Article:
Health News Archive - November 28, 2004
Get your health supplies in order before illnesses strike With cold and flu season here, experts suggest that everyone take a few minutes to conduct a medicine cabinet checkup. The first suggestion by the pharmacist Todd Pendergraft is to throw out old medications.
LOS ANGELES -- Red-carpet fashion maven Steven Cojocaru said Monday that a genetic condition will require him to undergo a kidney transplant operation.
In the face of growing public distrust, the U.S. Food and Drug Administration remains unpersuasive in claiming that its review of prescription drugs is sufficient or places the consumer first.
One booth at the secrets of Aging exhibition, which has been touring around the United States since 2000 under the auspices of Boston's Museum of Science, has attracted long lines of children: "Face Aging." Access was forbidden to people over 15 when I visited the exhibition, so I watched from outside.
The Aging Spirit Several books on spiritual aspects of aging recently arrived at Aging Today, each with a distinct approach for its audience of consumers, professionals or academic investigators.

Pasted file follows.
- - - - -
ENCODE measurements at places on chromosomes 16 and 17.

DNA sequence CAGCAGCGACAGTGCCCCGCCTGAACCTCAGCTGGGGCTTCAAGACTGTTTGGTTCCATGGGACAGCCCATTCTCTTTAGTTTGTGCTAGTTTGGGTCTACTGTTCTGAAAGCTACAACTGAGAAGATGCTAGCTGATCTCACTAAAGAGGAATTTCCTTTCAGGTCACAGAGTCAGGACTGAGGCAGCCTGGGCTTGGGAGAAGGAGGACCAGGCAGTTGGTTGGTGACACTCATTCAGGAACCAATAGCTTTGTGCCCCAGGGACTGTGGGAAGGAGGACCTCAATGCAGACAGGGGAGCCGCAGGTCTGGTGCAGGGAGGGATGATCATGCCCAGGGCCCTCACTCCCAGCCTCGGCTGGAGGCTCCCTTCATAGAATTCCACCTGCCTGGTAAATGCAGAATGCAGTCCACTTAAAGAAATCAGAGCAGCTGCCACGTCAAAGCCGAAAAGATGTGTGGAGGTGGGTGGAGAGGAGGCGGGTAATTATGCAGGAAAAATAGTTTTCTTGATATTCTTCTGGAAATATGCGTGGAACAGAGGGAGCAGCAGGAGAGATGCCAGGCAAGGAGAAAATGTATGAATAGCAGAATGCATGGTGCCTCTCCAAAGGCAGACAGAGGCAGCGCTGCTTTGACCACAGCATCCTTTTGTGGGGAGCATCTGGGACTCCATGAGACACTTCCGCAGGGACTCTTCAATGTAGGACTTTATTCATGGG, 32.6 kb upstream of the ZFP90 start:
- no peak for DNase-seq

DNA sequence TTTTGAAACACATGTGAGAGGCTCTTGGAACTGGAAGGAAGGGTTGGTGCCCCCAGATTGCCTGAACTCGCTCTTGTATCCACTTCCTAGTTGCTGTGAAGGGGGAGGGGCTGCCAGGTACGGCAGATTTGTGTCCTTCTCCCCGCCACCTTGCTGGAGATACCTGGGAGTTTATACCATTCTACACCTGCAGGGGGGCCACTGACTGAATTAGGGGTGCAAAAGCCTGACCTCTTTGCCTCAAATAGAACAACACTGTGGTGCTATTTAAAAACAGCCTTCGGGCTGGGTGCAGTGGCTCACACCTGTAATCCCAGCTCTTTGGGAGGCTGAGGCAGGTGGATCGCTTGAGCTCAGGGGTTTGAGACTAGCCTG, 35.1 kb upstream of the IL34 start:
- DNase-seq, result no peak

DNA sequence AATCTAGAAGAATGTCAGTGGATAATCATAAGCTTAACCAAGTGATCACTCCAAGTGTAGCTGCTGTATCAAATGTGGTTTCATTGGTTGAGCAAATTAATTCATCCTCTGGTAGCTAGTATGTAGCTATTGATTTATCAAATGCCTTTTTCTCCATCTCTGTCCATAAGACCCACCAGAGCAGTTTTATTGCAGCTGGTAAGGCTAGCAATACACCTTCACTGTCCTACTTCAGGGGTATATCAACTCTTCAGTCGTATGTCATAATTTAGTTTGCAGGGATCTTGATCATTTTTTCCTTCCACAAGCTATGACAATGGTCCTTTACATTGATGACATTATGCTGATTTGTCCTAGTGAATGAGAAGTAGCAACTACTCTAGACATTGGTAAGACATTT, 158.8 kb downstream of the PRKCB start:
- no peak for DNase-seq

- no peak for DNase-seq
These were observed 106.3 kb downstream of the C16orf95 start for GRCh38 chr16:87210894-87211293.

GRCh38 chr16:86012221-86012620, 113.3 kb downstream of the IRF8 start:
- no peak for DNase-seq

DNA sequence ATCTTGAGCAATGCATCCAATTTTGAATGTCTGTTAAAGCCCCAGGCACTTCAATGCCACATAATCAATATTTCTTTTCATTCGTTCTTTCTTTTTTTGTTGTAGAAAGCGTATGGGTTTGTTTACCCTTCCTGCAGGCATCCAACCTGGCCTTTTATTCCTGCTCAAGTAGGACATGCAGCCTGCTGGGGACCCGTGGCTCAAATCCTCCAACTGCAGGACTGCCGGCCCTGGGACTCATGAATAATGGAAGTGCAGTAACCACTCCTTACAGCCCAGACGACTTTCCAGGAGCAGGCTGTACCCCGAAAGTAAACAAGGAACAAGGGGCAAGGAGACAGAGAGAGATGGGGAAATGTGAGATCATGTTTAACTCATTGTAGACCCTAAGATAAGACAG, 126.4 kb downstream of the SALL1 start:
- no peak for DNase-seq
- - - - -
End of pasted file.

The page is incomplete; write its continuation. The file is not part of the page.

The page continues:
In recent years, SARS, BSE, and other communicable disease outbreaks have highlighted Canada's neglect of public health. The 2003 federal SARS report chaired by Dr. David Naylor noted that experts have advised governments for years of public health's problems but their warnings were disregarded.
More women than men die of heart disease, yet a woman's heart disease symptoms are more likely to be overlooked. Learn how to recognize heart disease in women and help them get the treatment they need.
Post-acute myocardial infarction (AMI) syndrome was first described by Dressler in 1956.
Fitness experts at the American Council on Exercise offer these tips for a safe and effective workout: 1. Research shows that even ten minutes of exercise can provide important health benefits. Not having a full hour to exercise is no reason to skip your workout. 2.
GPs should prescribe different levels of activity for different groups of patients, the National Obesity Forum conference in London was told.